Trees with Red and purple foliage trees

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Red and purple foliage trees

Placing trees of these colors needs great
care, but their colors mingled with the multitude of
others in autumn are effective and of great beauty,
they do not blend well with the normal greens, particularly
if used in quantity. They should therefore be used sparingly
in isolation at points where they will inevitably catch
the eye.

A number have clear colors when the leaves
unfold but gradually lose this quality and become sombre
as the season progresses. Others, not included here,
become normal green when the leaves are open.

ACER PLATANOIDES `Crimson King’ (`Goldsworth
Purple’), a Norway maple with crimson-purple leaves
larger than the type.

BETULA PENDULA PURPUREA The purple-leaved
birch is not a vigorous tree.

CORYLUS MAXIMA PURPUREA The purple-leaved
filbert is a good color though not often of tree size.

FAGUS SYLVATICA ATROPUNICEA The dark purple
beech, cuprea copper beech; and purpurea, purple beech,
are all well-known, reliable trees reaching a considerable
size and quite unsuitable for other than the ‘.largest
garden. Weeping forms of these colored variants are
also available

Cedrus atlantica glauca is a graceful
conifer with glaucous blue leaves.

MALUS The flowering crabs provide several
kinds with red or purple foliage combined with gay flowers
and decorative fruits. All are very hardy and adaptable,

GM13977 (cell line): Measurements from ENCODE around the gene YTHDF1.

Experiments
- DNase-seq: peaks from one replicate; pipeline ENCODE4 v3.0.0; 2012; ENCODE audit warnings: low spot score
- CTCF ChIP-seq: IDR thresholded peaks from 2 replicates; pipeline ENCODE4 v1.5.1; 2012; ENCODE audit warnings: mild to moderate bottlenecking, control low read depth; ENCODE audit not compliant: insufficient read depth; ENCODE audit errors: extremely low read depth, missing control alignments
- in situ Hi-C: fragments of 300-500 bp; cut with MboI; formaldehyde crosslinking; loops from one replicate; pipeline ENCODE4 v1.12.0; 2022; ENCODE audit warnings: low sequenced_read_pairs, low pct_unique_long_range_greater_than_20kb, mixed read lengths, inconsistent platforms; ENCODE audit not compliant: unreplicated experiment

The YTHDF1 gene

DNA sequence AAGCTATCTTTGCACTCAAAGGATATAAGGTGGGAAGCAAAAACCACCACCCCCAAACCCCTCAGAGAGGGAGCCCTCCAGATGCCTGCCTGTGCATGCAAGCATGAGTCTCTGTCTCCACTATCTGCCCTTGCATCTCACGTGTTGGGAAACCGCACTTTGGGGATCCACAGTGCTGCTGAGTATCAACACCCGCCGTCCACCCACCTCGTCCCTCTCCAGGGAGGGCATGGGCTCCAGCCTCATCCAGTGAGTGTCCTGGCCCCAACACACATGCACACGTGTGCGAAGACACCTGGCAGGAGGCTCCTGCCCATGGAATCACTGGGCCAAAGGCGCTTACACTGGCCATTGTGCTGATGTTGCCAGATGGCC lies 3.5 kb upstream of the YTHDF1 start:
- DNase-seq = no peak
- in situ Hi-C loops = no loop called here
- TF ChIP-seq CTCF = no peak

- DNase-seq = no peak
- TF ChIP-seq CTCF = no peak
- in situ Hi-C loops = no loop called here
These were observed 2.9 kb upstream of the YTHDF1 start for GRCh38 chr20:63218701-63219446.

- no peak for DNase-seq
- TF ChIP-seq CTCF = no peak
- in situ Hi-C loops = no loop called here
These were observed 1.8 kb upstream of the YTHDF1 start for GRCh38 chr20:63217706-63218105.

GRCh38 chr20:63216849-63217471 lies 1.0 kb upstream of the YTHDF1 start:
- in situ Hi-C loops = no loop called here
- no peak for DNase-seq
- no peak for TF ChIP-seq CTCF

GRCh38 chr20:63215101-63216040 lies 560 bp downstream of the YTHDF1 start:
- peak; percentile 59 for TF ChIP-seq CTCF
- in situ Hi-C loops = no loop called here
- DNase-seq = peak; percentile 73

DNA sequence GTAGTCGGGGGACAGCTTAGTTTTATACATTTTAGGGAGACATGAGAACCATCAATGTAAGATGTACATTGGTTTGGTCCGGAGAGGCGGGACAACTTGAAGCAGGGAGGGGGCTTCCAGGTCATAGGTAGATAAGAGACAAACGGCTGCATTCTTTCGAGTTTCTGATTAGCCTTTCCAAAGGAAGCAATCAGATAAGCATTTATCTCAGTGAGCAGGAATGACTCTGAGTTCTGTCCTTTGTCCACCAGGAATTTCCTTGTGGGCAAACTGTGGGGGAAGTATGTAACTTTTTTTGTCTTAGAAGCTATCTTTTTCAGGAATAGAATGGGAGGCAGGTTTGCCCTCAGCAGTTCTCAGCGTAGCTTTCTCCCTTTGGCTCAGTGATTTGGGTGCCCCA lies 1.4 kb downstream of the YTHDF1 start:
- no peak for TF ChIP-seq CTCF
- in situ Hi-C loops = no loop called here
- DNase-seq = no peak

well suited to a small garden; M. x aldenhamensis,
purplish leaves, rich red flowers and crimson fruit.
M. eleyi is rather more vigorous than the last, the
leaves bronze-green flushed with purple, the fruit hanging
longer on the tree. M. purpurea has dark purplishgreen
leaves, crimson flowers and fruits, both tinged with
purple. M. `Wisley Crab’, larger than the foregoing
in all its parts, the leaves bronzy-red, the flowers
large, wine colored, scented and large deep-red fruits.

PRUNUS Several plums have colored leaves,
the best including P. blireana (often a large shrub)
deep copper with pink flowers. P. cerasifera atropurpurea,
better known as P. pissardii, with crimson-purple leaves,
suitable also for hedging; nigra has darker leaves.

QUERCUS PETRAEA PURPUREA Has reddish-purple
leaves which become green flushed with red. Q. robur
fastigiata purpurea
has young leaves the same color.


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